Evidence needed for the productivity benefits of workplace safety

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One of the arguments that occupational health and safety (OHS) consultants use to convince employers of the importance of workplace safety is that good safety management will increase productivity through the reduction of disruptive incidents.  But there are various types of productivity. Multi-factorial productivity (what business lobbyists usually talk about) is declining in Australia BUT labour productivity has been steadily increasing for years, until only recently.

Crikey newsletter keeps pointing out this reality to its readers because the official data is being ignored by many business commentators and advocates who continue to claim that (labour) productivity is declining or in crisis.  The discussion usually revolves around company tax rates but it is an important differentiation for OHS professionals and safety advocates.

It seems that workers and companies have taken heed of the urging to work smarter and not harder but how does OHS fit with all of this? It is difficult to know because any correlation between OHS data and labour productivity has not yet been made.  (Partly this is because OHS data continues to be based on workers’ compensation claims rather than incident data and associated costs; I’ve banged on about that enough). It may be that good safety management = less incidents = greater productivity = greater profits but the evidence for that flow does not seem to exist outside of anecdotes or vague economic logic.

And it is evidence that the OHS profession is going to need if it is to continue using the productivity/safety/disruption argument in a very crowded and competitive market of business consultants.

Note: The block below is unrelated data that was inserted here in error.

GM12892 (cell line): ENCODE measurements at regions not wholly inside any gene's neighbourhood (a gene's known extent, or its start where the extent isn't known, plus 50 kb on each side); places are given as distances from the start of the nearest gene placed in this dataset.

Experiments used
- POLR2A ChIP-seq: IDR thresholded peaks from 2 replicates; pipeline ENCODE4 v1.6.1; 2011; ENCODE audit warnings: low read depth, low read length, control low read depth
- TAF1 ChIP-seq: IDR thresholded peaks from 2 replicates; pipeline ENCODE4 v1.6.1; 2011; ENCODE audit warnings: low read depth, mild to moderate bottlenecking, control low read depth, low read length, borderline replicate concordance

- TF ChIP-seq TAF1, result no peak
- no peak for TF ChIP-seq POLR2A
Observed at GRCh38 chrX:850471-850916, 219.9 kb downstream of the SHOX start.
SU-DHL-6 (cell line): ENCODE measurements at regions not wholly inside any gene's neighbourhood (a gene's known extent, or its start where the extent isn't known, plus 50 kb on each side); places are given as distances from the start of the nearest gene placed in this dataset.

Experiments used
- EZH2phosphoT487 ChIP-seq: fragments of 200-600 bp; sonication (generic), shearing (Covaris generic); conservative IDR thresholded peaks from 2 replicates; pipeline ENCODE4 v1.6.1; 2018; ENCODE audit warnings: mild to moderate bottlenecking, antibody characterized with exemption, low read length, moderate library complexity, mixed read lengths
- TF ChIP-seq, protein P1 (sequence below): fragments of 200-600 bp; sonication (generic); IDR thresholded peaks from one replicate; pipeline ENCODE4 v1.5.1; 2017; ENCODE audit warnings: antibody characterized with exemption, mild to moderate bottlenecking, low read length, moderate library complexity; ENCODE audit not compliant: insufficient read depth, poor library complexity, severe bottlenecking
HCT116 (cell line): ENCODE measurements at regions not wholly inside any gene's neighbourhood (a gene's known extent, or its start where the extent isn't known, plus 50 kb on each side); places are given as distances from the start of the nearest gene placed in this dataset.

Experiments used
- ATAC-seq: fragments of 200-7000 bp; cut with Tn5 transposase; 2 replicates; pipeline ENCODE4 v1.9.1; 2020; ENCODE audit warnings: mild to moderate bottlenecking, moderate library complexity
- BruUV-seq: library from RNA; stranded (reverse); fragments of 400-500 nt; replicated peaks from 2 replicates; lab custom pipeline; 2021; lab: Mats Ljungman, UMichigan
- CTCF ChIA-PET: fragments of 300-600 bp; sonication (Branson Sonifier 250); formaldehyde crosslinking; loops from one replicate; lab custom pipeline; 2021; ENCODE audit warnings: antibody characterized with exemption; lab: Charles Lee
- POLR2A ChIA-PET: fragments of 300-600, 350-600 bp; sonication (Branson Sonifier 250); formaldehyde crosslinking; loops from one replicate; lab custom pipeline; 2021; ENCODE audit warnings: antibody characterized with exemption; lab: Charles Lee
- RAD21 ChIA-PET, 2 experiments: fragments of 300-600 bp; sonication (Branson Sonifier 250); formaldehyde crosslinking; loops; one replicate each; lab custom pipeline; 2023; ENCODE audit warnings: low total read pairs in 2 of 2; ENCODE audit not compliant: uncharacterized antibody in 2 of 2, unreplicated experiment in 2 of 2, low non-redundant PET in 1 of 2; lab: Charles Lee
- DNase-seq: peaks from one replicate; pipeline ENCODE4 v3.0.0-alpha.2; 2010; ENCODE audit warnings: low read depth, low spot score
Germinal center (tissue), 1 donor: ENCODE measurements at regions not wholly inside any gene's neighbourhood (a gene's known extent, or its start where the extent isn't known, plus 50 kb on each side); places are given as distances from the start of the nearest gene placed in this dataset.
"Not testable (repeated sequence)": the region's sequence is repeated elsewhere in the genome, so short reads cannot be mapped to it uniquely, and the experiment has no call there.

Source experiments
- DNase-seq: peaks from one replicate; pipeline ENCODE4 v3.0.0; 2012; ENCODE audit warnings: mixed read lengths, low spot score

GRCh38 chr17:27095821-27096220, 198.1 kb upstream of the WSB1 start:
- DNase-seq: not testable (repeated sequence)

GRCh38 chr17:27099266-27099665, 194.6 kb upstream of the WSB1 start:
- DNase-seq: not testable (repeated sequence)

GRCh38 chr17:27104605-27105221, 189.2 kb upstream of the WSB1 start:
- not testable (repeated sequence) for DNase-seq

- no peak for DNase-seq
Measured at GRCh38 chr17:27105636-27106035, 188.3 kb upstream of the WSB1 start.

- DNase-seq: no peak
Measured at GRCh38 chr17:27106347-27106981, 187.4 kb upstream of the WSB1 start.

Kevin Jones

When workplace behaviour becomes insidious

In previous writings about gender and occupational health and safety (OHS), the work of Jerald Greenberg was mentioned, particularly his book “Insidious Workplace Behaviour”.  His perspective seems even more pertinent today as many of us are weaving our way cautiously through communications and interactions with our work colleagues as we clarify what is acceptable behaviour so as to avoid offence or accusations of bullying and sexual harassment.

SafetyAtWorkBlog’s position is that sexual harassment is part of OHS and safety management systems due to the potential physical and psychological harm, in a similar way that bullying became an OHS concern.

Greenberg researches organisational behaviour and has written about corporate misdeeds and misbehaviour but he identified many precursors to some of these incidents.

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OHS is not all about workers compensation data

Every couple of months, after the release of official workplace fatality figures and serious injury, the Australian media reports the three most dangerous industries as Agriculture, Fishing and Forestry.  The latest article appeared in Australia’s Fairfax Media on 17 January 2018.  It is good that occupational health and safety (OHS) is gaining attention.  When so little media attention is given, any publicity is useful.

However this type of article also presents some negatives, including that it may be only representing 60% of all workplace fatalities and serious injuries.

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NSW hearing tests postponed because of a National WHS review

In 2018, Marie Boland will be conducting an independent review of Australia’s Work Health and Safety laws to see if the laws are

“… achieving their original objectives, and if they have resulted in any unintended consequences.”

We may already be seeing one of the unintended consequences.  On December 22, 2017, SafeWork NSW granted an exemption on audiometric testing requirements. 

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Two new audio readings

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Several past SafetyAtWorkBlog articles have been posted in SoundCloud as audio files.  One article is a reading of two articles from last year about Queensland’s industrial manslaughter laws.

The other reminds us that sexual harassment and sexual assault did not appear in relation to Harvey Weinstein accusations.  The Australian Human Rights Commission report into sexual assault on university campuses provides an additional context to sexual harassment and workplace health and safety.

Both articles are also available below:

Industrial Manslaughter

Sexual Assault in Universities

Kevin Jones